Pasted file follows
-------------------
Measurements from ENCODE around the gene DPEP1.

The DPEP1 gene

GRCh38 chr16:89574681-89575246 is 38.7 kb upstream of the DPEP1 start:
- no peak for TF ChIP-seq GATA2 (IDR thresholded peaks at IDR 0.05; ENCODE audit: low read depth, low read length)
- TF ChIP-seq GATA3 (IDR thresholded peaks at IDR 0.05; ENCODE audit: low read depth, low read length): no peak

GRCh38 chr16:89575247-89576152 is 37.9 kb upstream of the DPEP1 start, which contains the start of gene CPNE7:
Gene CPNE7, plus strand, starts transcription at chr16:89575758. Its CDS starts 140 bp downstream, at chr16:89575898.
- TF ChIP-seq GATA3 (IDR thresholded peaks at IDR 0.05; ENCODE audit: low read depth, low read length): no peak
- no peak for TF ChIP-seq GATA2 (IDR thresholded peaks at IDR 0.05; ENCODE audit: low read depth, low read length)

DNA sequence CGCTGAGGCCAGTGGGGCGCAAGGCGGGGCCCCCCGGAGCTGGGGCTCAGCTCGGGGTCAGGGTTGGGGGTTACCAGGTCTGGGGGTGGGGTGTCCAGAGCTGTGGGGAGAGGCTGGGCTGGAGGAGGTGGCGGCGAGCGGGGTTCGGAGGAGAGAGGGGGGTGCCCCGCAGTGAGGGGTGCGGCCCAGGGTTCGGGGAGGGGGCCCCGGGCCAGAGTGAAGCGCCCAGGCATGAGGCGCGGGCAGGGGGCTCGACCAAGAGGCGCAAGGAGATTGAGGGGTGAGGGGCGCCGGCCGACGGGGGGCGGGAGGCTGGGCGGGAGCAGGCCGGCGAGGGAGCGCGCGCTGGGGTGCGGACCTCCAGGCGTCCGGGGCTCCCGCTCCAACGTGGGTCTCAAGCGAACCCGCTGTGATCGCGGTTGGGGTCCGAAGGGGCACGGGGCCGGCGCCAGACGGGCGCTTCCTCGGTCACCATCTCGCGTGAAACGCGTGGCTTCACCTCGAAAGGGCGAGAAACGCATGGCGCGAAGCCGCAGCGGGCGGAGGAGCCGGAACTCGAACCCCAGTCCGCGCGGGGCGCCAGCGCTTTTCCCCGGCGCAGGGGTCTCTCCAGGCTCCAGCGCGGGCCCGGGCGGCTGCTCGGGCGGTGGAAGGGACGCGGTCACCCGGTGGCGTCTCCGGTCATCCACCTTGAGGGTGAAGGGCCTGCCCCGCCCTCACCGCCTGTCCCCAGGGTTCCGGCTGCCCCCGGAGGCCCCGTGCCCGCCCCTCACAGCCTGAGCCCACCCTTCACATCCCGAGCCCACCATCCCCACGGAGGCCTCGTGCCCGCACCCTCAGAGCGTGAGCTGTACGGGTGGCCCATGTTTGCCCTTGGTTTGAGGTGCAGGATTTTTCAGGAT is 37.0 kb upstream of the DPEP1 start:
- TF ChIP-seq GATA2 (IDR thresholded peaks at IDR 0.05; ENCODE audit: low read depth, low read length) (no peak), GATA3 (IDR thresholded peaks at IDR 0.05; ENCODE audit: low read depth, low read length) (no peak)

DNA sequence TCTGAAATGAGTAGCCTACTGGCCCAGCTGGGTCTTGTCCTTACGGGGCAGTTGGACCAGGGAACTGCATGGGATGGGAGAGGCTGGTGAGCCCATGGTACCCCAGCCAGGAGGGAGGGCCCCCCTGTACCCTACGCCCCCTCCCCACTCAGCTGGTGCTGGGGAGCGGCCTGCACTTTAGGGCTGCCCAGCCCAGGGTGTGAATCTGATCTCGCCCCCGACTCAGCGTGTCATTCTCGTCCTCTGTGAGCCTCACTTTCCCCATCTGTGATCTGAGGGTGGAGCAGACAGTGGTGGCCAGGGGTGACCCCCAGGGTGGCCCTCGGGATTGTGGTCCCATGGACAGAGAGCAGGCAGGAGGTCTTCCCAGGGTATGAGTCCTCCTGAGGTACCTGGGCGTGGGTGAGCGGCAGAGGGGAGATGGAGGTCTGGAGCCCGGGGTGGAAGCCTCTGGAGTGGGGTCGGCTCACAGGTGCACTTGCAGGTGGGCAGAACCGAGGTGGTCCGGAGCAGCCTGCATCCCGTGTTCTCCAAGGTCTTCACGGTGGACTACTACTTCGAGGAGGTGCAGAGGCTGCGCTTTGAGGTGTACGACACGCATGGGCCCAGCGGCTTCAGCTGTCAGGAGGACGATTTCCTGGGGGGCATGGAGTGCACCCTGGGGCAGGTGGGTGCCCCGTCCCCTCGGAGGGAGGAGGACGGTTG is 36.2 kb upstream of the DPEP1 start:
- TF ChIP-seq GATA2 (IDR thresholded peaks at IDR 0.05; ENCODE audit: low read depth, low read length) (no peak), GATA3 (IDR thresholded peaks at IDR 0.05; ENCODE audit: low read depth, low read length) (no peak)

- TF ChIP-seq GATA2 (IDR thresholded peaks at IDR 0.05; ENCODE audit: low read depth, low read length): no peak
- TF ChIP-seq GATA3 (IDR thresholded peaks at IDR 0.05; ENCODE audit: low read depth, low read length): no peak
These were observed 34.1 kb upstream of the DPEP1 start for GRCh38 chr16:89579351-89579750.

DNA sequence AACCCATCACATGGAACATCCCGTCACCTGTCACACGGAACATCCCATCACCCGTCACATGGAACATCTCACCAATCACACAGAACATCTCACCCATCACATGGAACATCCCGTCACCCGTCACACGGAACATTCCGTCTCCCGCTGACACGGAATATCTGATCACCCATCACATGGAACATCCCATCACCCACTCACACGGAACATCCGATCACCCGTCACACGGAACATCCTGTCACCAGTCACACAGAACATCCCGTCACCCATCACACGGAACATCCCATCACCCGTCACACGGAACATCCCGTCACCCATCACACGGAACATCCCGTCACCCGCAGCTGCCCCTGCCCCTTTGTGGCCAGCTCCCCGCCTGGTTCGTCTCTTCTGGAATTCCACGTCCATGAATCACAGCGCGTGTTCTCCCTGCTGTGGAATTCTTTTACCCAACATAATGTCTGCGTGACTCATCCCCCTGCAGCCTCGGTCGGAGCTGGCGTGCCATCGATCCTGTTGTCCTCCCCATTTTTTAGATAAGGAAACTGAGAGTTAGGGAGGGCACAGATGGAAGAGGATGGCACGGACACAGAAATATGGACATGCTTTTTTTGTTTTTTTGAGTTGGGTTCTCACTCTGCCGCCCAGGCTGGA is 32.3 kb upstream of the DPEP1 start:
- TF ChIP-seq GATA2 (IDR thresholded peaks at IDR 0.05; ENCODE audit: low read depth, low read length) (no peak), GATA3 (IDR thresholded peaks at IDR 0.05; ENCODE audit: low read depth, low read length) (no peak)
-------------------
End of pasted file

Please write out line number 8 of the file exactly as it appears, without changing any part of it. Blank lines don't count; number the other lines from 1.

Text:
- TF ChIP-seq GATA3 (IDR thresholded peaks at IDR 0.05; ENCODE audit: low read depth, low read length): no peak